OK, folks, I never said that I thought that open abrasive blast cleaning without containment at Bonnet Carre Spillway was acceptable. However, I do continue to stand behind and support the Corps' practices and policies with regards to environmental protection as well as health and safety. I last updated the Corps of Engineers' guide document for painting hydraulic structures a couple years ago. I have done this under contract twice since I left the Corps in 1998. The painting guide specification is supposed to be used by Corps Districts to develop bid specs. The guide document does, in fact, recommend containment for the type of work being performed at the Bonnet Carre Spillway. My previous posts were intended to address some of the questions and misconceptions regarding the work--namely, that the work is not being performed over or near water and that there are, in fact, no sensitive receptors in the vicinity of the work. The structure is fairly low, and the airborne drift of blast debris should be minimal. The original article did not mention the presence of lead. It's not clear to me whether the lead is residual from an old coating system or if it is the lead content typical of a zinc-rich paint from the 1970s. It's also not clear to me what logic the New Orleans District used in its decision not to require containment of the work. The painting guide specification contains provisions for monitoring visible emissions, PM-10, TSP, and TSP-Pb, as well as water and soil quality, and lead-specific medical surveillance and worker air monitoring. The guide spec also says to check on what, if any, state and municipal regulations apply to the proposed work.


Comment from Billy Russell, (2/22/2011, 2:24 PM)

OK folks,the original article did not mention lead. I smell "crawfish." Anybody involved in this industry knows the potential ramifications of being around an open-air blasting operation (run as far and fast away as you can). Waste handling and disposal regulations are very detailed and quite clear. "The wind took it away" is the kind of answer they make jail cells for. That clearly tells me that contractor is clueless, along with the Corps and the people involved in signing off on no containment. "The structure is low and the airborne drift of blast debris should be minimal" is ludicrous. The Corps, in their original spec, stated to the contractor there was lead present. Based on that statement alone, containment was and is necessary. DEQ had not been asked to give an opinion, or containment would have been used. Vinyl & glass would have had no relevance, which is what they used to sell less informed people as to proper procedure in any blasting operation. You will be hard pressed to find any state that allows open-air blasting regardless of proximity to water, if federal money is involved. The rules are clear; the industrial hygienist involved needs to go back to school. He/she skipped the BASICS.....


Comment from Tim Race, (2/22/2011, 3:21 PM)

Thanks for your kind words, David. My comments were meant to be informative and constructive.


Comment from Paul Archambo, (2/22/2011, 3:52 PM)

I am quite sure he was the lowest bidder!!


Comment from James Johnson, (2/23/2011, 10:20 AM)

What am I missing here? If the lead was below the action level in all their testing, is there a problem? According to the Corps, there is not. The last I knew, containment was not required for every project and, in some cases, open-air blasting is okay, is it not? Tim's explanation sounds the most reasonable to me.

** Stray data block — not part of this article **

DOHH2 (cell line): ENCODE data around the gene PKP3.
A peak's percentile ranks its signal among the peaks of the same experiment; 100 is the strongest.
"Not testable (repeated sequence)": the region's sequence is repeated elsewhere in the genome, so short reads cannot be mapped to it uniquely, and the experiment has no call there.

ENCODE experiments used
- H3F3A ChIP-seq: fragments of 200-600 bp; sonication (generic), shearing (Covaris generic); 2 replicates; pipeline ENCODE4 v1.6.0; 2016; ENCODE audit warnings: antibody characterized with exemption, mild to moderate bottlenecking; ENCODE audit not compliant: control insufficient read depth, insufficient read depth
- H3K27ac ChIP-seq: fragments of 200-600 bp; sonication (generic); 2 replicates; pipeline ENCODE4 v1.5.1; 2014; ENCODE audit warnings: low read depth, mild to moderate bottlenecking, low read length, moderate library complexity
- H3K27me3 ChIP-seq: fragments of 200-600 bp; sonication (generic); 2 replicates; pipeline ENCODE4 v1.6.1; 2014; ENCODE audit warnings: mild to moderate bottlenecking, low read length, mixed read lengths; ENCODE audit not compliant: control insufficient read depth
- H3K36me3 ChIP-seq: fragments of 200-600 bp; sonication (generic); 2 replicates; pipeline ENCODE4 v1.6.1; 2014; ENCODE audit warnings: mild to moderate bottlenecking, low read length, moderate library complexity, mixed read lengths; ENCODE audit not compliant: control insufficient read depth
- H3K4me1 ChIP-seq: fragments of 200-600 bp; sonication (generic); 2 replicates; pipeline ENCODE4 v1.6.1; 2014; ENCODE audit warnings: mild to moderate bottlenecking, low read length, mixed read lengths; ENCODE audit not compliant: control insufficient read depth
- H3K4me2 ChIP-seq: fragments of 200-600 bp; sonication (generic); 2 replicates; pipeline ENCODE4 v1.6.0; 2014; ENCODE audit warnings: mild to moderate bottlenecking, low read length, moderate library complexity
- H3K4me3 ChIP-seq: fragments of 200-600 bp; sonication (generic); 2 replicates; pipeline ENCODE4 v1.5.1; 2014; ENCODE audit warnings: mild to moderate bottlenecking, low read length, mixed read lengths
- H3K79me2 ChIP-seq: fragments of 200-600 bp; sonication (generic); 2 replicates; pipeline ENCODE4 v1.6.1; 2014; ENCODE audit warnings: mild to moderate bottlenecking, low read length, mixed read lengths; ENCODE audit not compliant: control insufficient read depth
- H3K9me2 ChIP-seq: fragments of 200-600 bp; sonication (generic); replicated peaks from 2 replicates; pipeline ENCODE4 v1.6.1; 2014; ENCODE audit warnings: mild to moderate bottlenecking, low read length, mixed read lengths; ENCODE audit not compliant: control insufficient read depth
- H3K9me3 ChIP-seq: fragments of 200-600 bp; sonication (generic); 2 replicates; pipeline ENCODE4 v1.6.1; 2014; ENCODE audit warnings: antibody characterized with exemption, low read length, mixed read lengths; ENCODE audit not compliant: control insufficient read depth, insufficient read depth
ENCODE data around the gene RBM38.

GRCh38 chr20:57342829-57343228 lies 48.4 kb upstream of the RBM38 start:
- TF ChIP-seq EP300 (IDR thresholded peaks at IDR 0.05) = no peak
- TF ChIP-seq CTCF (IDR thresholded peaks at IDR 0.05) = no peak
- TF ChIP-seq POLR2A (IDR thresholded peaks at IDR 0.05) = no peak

Comment from Joseph Brandon, (2/23/2011, 4:31 PM)

One of the most important characteristics of a fair competitive bidding process is having a bid package that is interpreted identically by all potential bidders. It appears that this project may not have been such a project. I would be interested in hearing from contractors that bid on this project, and those that considered bidding, as follows: 1. Did you bid? 2. Were the bid criteria clear and actionable? 3. If bid criteria was not clear, did you submit questions prior to the date of bids?


Comment from Kathy Lauckner, (2/24/2011, 4:40 PM)

Did anyone check the workers for exposure to lead? There are always OSHA regulations to consider, and the workers must be protected. 4500ppm lead could easily expose workers to air levels that surpass the 50ug/m3 (8 hour TWA) for worker PEL. Not to mention the lead dust they may have carried home with them every day. It seems to me that the Corps of Engineers staff need to take a lead refresher class. There have been several cases where by workers have been put at risk due to the Corps' disregard for lead hazards or assumption that they are contracting with competent companies.


Comment from Michael Beitzel, (2/25/2011, 9:57 AM)

Louisiana Code Requirements Louisiana Administrative Code (LAC), Air Regulations Chapter 13 Subchapter F, addresses emissions from abrasive blasting. “The purpose of this Subchapter is to reduce particulate matter emissions from facilities that engage in abrasive blasting,” the code says. The regulations apply to “any material used in abrasive blasting,” although exemptions may be granted “as approved by the department on a case-by-case basis.” The code requires facilities to either “fully enclose the item, or surround the structure, to be blasted” or to “prepare and implement a best management practices (BMP) plan as described in LAC 33:III.1331.” The code details the BMP Plan at length. Among many requirements, the plan must include: • A description of any nearby waters of the state that may be affected, their distances and directions from the facility, and how emissions to those waters will be prevented or minimized; • A statement of the facility's procedures for preventing nuisances and/or adverse off-site impacts, including a description of any emission control equipment; • Provisions for personnel training; and • Detailed records of how spent material is handled, recycled, reused, or disposed of.